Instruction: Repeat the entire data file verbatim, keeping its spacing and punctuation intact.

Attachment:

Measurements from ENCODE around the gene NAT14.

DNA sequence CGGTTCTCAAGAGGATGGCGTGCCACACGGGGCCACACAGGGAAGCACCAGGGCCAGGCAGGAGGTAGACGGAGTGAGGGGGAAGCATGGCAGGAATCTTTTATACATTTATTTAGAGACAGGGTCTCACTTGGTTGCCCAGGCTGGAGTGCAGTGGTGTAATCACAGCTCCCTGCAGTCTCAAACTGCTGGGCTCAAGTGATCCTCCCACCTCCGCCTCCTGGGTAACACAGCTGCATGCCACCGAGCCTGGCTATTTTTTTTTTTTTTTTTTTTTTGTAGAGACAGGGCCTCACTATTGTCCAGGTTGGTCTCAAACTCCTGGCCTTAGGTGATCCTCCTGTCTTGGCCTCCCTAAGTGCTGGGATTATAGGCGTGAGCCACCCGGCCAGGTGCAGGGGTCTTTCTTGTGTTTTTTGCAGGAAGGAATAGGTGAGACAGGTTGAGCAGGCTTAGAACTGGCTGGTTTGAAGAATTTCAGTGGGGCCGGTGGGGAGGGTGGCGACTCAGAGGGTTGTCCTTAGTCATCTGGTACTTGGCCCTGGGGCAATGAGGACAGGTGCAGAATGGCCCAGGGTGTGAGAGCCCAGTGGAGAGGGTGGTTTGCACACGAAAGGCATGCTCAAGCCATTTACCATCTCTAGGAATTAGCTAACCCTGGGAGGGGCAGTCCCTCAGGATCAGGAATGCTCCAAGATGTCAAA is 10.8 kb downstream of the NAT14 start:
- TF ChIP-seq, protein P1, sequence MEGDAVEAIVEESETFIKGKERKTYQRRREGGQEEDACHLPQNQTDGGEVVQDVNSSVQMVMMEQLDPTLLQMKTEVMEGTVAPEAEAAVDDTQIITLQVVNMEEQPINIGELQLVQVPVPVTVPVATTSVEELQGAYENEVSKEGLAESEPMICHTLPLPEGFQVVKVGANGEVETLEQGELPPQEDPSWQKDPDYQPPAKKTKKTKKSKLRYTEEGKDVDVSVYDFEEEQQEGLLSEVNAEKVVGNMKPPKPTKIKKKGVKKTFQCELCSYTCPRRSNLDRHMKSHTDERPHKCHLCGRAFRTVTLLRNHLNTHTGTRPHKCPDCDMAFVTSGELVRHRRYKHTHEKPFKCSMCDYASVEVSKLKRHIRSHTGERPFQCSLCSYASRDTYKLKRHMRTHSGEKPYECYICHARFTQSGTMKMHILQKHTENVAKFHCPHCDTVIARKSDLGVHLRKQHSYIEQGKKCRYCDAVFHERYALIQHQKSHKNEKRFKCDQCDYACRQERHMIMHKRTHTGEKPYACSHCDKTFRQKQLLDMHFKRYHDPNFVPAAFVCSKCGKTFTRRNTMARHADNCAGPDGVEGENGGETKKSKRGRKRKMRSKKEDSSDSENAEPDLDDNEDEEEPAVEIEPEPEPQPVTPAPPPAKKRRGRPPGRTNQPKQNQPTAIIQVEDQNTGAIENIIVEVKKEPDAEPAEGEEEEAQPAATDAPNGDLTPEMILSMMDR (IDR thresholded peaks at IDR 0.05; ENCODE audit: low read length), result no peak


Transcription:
Measurements from ENCODE around the gene NAT14.

DNA sequence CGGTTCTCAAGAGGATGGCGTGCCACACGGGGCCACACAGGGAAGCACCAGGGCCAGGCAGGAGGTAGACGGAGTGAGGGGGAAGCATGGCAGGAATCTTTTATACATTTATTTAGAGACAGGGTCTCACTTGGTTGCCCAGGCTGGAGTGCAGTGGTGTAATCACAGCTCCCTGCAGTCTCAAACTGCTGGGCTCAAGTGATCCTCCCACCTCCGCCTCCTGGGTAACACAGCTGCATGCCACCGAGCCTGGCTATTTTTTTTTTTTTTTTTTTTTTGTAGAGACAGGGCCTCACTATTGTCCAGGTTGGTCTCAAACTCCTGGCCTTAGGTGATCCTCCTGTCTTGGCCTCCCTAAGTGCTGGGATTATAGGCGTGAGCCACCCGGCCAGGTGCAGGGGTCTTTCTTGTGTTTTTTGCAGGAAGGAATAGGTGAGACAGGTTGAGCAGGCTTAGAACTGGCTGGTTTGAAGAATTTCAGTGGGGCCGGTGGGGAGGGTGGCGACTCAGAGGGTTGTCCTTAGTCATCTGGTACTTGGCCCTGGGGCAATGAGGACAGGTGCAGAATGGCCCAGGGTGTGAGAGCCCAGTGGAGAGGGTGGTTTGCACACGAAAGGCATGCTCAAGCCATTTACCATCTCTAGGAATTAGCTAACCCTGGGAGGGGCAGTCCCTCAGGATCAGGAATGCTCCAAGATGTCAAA is 10.8 kb downstream of the NAT14 start:
- TF ChIP-seq, protein P1, sequence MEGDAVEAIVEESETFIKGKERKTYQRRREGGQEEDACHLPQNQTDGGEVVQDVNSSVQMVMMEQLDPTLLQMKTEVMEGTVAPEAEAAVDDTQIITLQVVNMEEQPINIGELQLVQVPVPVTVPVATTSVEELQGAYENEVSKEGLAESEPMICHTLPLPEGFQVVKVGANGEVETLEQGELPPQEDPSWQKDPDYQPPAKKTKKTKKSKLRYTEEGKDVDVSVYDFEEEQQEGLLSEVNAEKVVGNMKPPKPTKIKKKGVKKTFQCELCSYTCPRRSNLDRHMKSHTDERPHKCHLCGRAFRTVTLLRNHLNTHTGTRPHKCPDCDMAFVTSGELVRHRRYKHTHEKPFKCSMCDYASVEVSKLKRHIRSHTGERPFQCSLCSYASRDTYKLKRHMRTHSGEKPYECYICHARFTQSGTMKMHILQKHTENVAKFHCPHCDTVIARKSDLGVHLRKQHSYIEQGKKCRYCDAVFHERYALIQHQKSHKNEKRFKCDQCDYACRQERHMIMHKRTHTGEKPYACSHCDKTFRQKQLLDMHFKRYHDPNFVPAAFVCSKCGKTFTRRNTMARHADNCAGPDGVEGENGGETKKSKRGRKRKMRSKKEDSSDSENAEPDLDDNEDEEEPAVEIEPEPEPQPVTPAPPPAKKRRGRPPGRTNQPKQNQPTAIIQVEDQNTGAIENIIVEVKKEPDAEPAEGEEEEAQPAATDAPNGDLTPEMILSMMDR (IDR thresholded peaks at IDR 0.05; ENCODE audit: low read length), result no peak